The Smart Growth Movement: A (Partial) Success
. . . Has the smart growth movement succeeded?
It depends how you measure "success."
Michael Lewyn | December 27, 2016, 9am PSTAnother blogger, Michael Lewyn, recently had an email conversation with someone, arguing about whether the smart growth movement has been successful.
His correspondent points out that millions of people still are perfectly happy with suburbia, and thus suggests that sprawl is as dominant now as it was in the 1990s.
This discussion made him think: how does one define a movement’s success or failure anyhow?
Obviously, the smart growth movement has not been a success if "success" means turning the clock all the way back to pre-sprawl America (say, 1945).
But that seems to him like a rather utopian objective.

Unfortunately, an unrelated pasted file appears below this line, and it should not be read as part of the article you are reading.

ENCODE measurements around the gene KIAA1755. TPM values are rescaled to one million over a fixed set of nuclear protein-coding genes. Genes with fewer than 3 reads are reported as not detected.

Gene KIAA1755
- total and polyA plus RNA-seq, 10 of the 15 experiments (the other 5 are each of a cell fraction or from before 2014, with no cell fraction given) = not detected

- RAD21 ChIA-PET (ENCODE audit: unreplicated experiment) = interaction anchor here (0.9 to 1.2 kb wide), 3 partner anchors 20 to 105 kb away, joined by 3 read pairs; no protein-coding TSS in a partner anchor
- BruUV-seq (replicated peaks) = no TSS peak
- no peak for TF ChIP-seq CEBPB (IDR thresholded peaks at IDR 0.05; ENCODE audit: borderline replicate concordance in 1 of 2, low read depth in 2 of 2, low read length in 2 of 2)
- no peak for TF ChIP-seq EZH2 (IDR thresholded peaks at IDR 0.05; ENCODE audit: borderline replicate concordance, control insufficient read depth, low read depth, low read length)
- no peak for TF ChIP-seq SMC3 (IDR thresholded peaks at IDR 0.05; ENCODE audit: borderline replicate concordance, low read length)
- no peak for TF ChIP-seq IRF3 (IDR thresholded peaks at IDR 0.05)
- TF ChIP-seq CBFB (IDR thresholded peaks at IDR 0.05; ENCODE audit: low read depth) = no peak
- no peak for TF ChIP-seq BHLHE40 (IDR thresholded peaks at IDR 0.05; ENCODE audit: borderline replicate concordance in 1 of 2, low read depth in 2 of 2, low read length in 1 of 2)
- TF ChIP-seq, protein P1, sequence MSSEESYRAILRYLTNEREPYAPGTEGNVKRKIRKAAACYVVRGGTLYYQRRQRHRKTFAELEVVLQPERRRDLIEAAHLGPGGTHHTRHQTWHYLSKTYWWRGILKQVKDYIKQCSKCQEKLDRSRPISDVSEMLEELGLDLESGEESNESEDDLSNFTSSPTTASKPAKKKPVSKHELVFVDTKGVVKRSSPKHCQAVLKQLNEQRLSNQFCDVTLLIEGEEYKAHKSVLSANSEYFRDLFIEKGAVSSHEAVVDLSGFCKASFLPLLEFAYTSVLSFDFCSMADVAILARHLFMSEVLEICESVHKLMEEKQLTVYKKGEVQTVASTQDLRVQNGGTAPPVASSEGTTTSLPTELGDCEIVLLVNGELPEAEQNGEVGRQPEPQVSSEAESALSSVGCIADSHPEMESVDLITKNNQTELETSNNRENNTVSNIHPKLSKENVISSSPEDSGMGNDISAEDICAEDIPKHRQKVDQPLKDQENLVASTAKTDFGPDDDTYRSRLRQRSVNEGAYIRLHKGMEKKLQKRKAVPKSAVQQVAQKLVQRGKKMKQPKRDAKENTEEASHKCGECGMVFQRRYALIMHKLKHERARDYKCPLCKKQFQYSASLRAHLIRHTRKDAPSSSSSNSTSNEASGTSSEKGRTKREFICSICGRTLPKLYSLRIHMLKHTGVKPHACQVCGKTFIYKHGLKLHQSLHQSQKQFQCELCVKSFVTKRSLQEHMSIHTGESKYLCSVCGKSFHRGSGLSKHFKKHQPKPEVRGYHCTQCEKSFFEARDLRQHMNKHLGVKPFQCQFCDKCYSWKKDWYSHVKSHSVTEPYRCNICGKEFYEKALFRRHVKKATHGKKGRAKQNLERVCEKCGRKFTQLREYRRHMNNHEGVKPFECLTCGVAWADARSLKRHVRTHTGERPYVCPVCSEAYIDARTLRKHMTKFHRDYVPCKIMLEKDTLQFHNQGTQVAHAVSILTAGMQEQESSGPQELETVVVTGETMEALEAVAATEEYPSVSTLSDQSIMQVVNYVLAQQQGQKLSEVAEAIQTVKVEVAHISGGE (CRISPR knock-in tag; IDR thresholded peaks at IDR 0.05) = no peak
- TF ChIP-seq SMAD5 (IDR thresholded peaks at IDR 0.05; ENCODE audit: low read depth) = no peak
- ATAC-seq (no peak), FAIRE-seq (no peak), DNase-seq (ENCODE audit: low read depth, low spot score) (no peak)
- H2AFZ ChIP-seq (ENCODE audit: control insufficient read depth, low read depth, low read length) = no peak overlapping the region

A better question is: have smart growth advocates made progress?
So for example, one smart growth goal might be repopulating older urban cores.
For this goal alone, one could define "success" in a variety of different ways.
*Are cities gaining population?
*Are neighborhoods closest to downtown gaining population?
*Are city neighborhoods gaining people who can afford to live elsewhere?
*Are cities gaining population as fast as suburbs?
Read what he has to say here
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